The Japanese Transport Ministry on Tuesday revealed that they are taking steps to aid airlines forced to keep their Boeing 787 jets grounded. This is amidst reports that most airlines that have the Boeing 787 Dreamliners in their fleet will be forced to keep them grounded through April and May as it appears the troubled airplanes will not have their long-running battery issues resolved in the near future.
These measures include exempting the airlines from paying parking fees for 787s at Japanese airports, the ministry said. The ministry will also be suspending an international rule under which an airline loses slots allocated to it if it fails to use at least 80 percent of the slots in the preceding year. In addition to this, the ministry eased a requirement for the pilot’s ability to operate the aircraft safely. The current requirement was that an onboard ministry inspector should confirm the pilot’s operational capability once a year. Under the eased regulations, flight simulator training and other alternative measures will be allowed to help pilots maintain flight skills for the 787.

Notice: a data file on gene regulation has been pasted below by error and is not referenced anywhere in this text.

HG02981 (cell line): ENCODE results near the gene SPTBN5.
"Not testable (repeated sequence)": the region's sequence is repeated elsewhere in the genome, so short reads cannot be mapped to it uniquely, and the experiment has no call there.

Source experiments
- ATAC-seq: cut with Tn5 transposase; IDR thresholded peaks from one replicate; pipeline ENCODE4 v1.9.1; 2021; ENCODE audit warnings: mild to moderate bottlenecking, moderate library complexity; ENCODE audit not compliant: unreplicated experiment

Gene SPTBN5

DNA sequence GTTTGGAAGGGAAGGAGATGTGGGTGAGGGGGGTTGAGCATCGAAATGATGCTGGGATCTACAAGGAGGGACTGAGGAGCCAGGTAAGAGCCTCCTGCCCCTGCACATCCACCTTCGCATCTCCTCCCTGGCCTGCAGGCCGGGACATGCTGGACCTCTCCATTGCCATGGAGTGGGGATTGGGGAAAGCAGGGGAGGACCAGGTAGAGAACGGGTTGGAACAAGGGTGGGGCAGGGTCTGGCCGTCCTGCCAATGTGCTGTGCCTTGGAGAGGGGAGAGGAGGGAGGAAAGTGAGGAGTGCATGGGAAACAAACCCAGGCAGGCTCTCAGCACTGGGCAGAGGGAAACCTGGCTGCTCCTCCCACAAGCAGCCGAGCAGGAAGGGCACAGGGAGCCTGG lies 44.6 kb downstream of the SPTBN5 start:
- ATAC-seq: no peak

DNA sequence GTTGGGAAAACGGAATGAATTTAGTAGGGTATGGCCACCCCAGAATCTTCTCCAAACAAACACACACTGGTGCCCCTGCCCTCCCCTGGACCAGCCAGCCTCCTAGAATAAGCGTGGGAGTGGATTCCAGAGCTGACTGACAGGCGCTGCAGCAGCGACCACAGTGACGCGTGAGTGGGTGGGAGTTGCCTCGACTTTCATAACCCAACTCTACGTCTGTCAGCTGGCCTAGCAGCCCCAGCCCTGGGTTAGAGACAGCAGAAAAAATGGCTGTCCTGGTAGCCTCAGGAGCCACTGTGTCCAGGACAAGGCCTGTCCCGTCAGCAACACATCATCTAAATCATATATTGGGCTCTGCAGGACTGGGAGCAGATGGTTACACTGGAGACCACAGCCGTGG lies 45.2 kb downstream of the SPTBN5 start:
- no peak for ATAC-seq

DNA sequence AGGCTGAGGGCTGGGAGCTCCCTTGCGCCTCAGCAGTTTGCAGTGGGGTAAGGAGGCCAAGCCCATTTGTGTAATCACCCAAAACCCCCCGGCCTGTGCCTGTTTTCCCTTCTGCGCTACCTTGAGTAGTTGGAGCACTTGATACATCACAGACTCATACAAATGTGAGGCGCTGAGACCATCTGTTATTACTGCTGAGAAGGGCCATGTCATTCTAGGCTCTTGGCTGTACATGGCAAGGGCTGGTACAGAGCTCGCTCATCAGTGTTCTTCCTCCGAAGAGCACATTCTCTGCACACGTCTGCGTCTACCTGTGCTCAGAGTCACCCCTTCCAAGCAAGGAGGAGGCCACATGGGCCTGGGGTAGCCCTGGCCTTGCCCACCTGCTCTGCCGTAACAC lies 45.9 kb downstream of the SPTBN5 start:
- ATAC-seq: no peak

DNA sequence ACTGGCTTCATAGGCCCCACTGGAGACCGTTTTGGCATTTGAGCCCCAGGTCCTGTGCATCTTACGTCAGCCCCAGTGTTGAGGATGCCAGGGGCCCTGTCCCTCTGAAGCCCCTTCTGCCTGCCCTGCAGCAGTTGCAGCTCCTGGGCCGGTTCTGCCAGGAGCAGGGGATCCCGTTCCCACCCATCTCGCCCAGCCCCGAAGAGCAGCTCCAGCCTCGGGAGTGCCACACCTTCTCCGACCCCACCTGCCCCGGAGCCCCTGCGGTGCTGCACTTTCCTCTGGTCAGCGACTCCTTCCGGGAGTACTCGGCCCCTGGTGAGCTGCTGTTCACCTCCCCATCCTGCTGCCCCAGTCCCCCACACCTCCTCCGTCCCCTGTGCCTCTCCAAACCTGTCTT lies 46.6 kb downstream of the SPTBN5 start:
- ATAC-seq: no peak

The ministry added that a Boeing Co. official will be coming over to brief the transport ministry on measures to prevent the recurrence of overheating by 787 batteries. The manufacturer has briefed the U.S. Federal Aviation Administration on these safety measures last week. Aviation authorities all over the world have ordered airlines to ground all 787s after a Dreamliner operated by Japan’s All Nippon Airways made an emergency landing Jan. 16 at an airport in western Japan due to smoke in the cockpit.
[ via Kyodo News ]
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